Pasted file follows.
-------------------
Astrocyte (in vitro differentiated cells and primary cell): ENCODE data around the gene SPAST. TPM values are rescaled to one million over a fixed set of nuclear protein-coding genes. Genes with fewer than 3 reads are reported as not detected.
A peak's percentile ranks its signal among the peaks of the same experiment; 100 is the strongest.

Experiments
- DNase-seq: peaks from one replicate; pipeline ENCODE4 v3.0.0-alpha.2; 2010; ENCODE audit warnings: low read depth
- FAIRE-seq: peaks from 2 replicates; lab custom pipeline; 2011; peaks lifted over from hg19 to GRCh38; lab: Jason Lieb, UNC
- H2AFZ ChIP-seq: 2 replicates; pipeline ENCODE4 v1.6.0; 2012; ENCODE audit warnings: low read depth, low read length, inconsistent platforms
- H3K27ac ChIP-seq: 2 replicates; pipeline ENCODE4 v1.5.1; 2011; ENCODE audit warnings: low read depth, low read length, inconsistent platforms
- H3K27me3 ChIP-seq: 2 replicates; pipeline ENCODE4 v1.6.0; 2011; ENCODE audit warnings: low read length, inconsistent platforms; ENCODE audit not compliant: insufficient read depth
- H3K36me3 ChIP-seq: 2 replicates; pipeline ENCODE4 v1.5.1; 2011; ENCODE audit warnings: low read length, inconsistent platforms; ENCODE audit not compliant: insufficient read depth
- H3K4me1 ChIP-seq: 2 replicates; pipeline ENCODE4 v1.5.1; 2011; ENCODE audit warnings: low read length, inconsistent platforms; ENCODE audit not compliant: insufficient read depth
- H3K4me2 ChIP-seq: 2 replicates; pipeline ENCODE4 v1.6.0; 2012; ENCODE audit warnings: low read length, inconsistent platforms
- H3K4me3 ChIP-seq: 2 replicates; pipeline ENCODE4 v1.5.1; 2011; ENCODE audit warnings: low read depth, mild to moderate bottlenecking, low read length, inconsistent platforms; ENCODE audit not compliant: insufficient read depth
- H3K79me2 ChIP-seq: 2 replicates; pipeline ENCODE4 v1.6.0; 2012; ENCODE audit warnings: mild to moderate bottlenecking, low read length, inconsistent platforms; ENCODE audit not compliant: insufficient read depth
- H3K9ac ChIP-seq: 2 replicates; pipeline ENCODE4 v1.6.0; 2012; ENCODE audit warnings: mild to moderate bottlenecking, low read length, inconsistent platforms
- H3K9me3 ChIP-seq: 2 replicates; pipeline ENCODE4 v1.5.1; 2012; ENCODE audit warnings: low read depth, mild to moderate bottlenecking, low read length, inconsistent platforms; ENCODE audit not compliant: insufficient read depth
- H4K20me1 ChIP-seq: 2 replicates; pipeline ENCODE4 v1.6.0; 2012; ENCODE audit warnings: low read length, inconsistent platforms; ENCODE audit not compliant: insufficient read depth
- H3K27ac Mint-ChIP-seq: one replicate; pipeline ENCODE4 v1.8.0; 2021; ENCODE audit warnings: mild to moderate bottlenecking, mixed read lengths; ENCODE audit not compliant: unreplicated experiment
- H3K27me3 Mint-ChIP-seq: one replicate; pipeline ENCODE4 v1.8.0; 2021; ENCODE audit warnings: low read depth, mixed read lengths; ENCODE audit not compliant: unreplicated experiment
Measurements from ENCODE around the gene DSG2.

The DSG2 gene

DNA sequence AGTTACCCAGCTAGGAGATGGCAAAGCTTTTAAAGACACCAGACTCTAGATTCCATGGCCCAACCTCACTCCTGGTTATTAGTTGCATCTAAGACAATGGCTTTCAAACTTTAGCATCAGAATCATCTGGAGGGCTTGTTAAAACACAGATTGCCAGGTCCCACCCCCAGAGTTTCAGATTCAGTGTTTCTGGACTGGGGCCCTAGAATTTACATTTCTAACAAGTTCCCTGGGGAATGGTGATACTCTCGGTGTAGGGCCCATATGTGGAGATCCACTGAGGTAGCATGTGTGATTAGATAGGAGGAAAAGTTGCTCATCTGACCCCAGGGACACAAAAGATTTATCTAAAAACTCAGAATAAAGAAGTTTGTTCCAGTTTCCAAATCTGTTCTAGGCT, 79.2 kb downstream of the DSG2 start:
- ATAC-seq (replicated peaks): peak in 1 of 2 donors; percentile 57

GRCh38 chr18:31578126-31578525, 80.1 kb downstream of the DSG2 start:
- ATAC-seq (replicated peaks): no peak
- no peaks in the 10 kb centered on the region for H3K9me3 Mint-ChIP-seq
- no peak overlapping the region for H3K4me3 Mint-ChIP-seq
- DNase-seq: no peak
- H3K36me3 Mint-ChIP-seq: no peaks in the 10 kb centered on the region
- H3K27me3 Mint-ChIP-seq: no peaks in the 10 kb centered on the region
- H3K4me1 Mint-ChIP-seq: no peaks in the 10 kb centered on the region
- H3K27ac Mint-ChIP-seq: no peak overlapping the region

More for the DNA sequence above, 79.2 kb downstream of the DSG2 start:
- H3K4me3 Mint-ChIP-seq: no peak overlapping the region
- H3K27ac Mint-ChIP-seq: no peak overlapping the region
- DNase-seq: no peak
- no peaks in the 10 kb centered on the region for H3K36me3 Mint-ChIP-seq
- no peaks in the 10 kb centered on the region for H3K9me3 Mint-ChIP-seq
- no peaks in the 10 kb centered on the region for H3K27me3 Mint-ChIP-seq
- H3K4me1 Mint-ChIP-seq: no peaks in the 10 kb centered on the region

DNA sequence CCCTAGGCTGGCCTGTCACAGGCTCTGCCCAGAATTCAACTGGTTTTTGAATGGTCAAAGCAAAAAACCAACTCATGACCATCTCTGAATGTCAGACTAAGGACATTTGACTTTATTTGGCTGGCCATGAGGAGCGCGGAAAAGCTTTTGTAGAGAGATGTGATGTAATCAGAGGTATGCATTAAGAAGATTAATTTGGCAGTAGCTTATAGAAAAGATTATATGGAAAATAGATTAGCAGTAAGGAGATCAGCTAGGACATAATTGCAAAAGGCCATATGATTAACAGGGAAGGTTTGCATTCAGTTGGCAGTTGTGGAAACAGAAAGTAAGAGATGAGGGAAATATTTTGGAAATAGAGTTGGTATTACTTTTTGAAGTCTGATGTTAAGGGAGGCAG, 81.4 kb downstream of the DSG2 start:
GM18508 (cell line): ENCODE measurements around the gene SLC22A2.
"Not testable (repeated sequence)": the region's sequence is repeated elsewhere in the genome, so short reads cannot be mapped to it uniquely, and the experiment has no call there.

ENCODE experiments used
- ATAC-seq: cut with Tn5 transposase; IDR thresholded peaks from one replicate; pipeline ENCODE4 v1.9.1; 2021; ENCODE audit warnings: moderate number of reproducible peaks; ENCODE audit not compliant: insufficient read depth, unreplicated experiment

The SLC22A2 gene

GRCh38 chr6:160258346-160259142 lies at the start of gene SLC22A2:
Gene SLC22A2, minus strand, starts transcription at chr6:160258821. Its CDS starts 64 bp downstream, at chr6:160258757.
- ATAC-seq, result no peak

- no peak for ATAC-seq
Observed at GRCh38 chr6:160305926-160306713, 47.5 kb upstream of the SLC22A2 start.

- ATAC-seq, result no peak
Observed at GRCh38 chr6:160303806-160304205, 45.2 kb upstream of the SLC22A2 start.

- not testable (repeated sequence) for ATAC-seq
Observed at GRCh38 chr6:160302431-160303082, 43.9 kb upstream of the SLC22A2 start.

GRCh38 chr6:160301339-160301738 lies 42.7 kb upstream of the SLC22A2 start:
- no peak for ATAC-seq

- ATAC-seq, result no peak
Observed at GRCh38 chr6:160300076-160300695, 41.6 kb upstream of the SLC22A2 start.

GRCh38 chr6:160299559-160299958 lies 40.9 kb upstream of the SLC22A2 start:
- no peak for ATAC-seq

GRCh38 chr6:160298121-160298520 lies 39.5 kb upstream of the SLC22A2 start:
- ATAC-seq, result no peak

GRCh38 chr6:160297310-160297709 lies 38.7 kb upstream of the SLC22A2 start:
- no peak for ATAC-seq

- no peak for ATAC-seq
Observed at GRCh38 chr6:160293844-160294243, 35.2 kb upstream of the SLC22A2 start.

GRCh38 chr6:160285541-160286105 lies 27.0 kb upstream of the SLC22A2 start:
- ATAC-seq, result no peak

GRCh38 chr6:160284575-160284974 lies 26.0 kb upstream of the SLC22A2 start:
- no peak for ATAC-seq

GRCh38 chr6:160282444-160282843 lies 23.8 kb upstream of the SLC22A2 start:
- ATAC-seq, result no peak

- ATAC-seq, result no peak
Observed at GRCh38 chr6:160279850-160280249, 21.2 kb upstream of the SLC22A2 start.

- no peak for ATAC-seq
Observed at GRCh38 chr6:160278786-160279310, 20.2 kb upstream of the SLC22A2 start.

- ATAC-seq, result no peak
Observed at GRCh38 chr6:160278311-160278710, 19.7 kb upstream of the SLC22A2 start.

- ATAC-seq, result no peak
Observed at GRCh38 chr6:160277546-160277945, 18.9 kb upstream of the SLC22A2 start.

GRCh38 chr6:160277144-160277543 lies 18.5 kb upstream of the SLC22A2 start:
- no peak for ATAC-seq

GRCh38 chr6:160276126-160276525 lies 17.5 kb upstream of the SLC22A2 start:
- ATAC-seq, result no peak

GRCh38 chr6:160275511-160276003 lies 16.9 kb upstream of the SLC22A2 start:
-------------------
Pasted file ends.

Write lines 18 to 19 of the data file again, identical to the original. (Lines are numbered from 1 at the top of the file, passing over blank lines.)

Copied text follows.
- H3K27me3 Mint-ChIP-seq: one replicate; pipeline ENCODE4 v1.8.0; 2021; ENCODE audit warnings: low read depth, mixed read lengths; ENCODE audit not compliant: unreplicated experiment
Measurements from ENCODE around the gene DSG2.